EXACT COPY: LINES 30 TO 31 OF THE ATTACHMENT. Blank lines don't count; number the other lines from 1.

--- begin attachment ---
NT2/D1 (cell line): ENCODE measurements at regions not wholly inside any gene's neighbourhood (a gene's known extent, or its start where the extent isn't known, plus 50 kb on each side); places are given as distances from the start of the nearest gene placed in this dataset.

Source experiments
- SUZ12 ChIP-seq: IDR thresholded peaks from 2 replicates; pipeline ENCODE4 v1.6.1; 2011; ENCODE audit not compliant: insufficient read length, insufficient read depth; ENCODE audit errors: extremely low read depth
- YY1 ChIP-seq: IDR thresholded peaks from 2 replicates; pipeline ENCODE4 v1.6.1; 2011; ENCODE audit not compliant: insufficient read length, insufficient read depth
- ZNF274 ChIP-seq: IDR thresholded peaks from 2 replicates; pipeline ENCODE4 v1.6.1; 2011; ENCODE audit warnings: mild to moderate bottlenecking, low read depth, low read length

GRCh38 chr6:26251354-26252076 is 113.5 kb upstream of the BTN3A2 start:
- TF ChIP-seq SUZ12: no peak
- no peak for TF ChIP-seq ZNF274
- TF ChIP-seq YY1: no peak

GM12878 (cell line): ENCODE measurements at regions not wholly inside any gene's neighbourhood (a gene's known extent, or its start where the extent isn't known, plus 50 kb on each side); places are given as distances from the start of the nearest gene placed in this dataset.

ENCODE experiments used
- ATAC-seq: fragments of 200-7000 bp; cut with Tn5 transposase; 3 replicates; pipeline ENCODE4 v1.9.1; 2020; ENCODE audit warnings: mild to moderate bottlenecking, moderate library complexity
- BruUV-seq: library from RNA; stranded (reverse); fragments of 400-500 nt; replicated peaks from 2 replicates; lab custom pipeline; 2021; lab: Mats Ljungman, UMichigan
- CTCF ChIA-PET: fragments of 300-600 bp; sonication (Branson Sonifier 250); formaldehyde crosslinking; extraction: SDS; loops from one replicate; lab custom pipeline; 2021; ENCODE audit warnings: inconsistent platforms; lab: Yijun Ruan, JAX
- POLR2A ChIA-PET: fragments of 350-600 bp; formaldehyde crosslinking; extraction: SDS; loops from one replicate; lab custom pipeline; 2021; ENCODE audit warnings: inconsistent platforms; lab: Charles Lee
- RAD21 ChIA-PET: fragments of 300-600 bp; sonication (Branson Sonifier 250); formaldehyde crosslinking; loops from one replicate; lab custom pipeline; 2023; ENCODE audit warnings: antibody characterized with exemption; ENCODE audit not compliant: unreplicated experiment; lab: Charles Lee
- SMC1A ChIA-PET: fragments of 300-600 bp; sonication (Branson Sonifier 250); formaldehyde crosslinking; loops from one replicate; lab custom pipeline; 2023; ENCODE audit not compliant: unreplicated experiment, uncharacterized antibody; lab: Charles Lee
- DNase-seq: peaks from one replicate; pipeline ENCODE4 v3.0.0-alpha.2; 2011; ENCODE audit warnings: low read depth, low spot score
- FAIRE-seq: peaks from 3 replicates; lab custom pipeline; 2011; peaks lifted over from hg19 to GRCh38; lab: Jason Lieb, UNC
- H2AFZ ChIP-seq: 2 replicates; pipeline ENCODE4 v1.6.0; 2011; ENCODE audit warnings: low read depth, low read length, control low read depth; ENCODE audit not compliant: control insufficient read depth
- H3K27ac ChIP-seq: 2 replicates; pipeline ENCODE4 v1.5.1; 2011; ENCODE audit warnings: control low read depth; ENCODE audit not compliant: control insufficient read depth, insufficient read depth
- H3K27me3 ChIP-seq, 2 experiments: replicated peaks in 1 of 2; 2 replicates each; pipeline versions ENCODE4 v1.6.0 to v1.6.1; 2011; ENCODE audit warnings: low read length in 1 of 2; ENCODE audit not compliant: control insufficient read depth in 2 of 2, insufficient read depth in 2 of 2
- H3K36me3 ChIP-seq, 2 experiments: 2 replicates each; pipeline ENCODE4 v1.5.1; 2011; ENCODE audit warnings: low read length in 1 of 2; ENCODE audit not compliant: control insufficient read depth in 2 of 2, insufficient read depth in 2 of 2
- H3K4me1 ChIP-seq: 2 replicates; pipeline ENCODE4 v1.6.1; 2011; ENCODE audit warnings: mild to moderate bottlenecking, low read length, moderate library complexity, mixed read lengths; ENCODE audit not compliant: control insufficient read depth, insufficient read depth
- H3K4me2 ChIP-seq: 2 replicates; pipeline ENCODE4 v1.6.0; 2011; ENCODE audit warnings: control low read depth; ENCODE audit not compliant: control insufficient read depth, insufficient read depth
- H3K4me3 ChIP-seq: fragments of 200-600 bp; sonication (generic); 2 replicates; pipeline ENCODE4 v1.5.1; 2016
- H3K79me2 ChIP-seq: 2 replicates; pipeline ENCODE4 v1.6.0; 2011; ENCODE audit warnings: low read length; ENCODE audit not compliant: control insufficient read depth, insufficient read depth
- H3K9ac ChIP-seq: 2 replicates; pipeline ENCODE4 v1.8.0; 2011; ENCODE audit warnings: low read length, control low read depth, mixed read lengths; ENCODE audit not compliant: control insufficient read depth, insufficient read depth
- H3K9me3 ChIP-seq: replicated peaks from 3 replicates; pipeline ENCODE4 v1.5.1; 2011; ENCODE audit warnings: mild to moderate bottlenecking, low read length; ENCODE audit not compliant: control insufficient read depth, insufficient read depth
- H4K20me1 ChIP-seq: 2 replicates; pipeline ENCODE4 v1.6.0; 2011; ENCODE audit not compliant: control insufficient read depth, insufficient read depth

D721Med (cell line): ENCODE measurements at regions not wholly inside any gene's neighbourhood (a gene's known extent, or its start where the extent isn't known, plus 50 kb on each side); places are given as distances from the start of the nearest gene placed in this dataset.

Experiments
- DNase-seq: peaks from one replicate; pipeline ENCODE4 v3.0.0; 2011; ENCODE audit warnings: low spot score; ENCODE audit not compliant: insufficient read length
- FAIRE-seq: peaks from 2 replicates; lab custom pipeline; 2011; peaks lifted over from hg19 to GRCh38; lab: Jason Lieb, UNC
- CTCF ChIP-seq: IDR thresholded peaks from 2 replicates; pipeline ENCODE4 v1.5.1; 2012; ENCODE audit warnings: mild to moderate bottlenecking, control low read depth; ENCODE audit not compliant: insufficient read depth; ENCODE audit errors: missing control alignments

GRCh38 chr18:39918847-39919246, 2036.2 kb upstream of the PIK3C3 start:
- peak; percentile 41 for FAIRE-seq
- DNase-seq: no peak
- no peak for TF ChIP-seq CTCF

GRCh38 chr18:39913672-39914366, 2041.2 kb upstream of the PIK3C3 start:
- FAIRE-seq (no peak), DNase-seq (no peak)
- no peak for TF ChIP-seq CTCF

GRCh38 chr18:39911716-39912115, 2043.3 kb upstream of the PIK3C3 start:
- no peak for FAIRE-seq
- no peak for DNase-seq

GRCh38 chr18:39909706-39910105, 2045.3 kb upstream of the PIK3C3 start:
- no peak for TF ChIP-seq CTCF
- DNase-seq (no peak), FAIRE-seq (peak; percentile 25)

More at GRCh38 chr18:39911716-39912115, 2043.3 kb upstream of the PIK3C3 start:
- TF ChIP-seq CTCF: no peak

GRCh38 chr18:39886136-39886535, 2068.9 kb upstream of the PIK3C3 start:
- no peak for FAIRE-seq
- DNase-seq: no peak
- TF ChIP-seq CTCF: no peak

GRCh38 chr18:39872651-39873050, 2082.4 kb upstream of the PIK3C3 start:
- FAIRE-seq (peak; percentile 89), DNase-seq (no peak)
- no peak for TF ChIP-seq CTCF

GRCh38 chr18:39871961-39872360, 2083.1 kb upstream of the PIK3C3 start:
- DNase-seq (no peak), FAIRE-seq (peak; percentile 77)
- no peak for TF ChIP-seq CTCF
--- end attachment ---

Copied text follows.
- H4K20me1 ChIP-seq: 2 replicates; pipeline ENCODE4 v1.6.0; 2011; ENCODE audit not compliant: control insufficient read depth, insufficient read depth

D721Med (cell line): ENCODE measurements at regions not wholly inside any gene's neighbourhood (a gene's known extent, or its start where the extent isn't known, plus 50 kb on each side); places are given as distances from the start of the nearest gene placed in this dataset.